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Ghana looks to convert grassroots rugby into global success

Accra, Ghana | AFP | Some of the girls wear hijabs, others are barefoot and the sandy pitch is marked out in charcoal. But the 14 players could be Ghana’s rugby stars of the future.

One of them, Maimuna Dawda, used to watch matches on television before she got the chance to hold the oval ball for herself in 2016.

Now, the 14-year-old plays three games of short-format seven-a-side every week at the Kanda Cluster of Schools that she attends in the capital, Accra.

In places like Ghana, where society is still overwhelmingly male-dominated and gender roles remain traditionally assigned, rugby — where it’s played — is seen as a man’s game.

But Dawda wants to prove otherwise and represent her country at the highest level.

“I want to play in a national team and be the best rugby player for Ghana,” she told AFP on the sidelines of a schools sevens tournament.

– Increasing participation –

Watching the students from the touchline is Rafatu Inusah, who has been playing rugby since 2009 and was one of the first women in Ghana to do so.

She now works for the Ghana Rugby Football Union (GRFU) as a development officer, helping to implement global governing body World Rugby’s “Get Into Rugby” programme.

The scheme is designed to increase the number of players, coaches and referees across the world and is helping the sport to reach more countries than ever before.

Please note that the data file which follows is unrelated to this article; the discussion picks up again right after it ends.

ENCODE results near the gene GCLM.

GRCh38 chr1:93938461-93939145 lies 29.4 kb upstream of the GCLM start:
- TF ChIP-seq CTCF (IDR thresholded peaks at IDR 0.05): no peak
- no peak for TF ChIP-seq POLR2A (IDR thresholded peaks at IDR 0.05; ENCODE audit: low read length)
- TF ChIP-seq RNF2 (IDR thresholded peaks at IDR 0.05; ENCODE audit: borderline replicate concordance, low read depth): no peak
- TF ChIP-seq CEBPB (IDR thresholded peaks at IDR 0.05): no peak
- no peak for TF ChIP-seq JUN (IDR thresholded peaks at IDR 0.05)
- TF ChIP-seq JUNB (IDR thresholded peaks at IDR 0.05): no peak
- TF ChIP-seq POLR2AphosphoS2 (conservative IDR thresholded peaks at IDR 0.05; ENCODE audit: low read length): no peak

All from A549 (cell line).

Like some of the girls she trains, Inusah, 28, also wears a hijab when she plays and laughs at the idea that Muslim women can’t play the sport.

In fact, she said she specifically targets Muslim girls.

“I decided to go into the Islamic school in order to change that perception they have when you are playing rugby (that) ‘rugby is not for ladies or girls to play’,” she said.

“It’s for everybody.”

– Gutter to gutter –

Ghana is a member of Rugby Africa, one of the six regional associations of World Rugby, which organises games the length and breadth of the continent.

In 2016, nearly 400,000 African boys and girls took part in development programmes while just over 770,000 men, women and children played the sport.

At the last Olympics in 2016, established rugby giants South Africa and relative newcomers Kenya represented the continent at sevens, which was included at the Games for the first time.

The Springboks won bronze behind Great Britain who were beaten in the final by Fiji. Kenya — Africa Cup Sevens champions in 2013 and 2015 — placed 11th out of 12.

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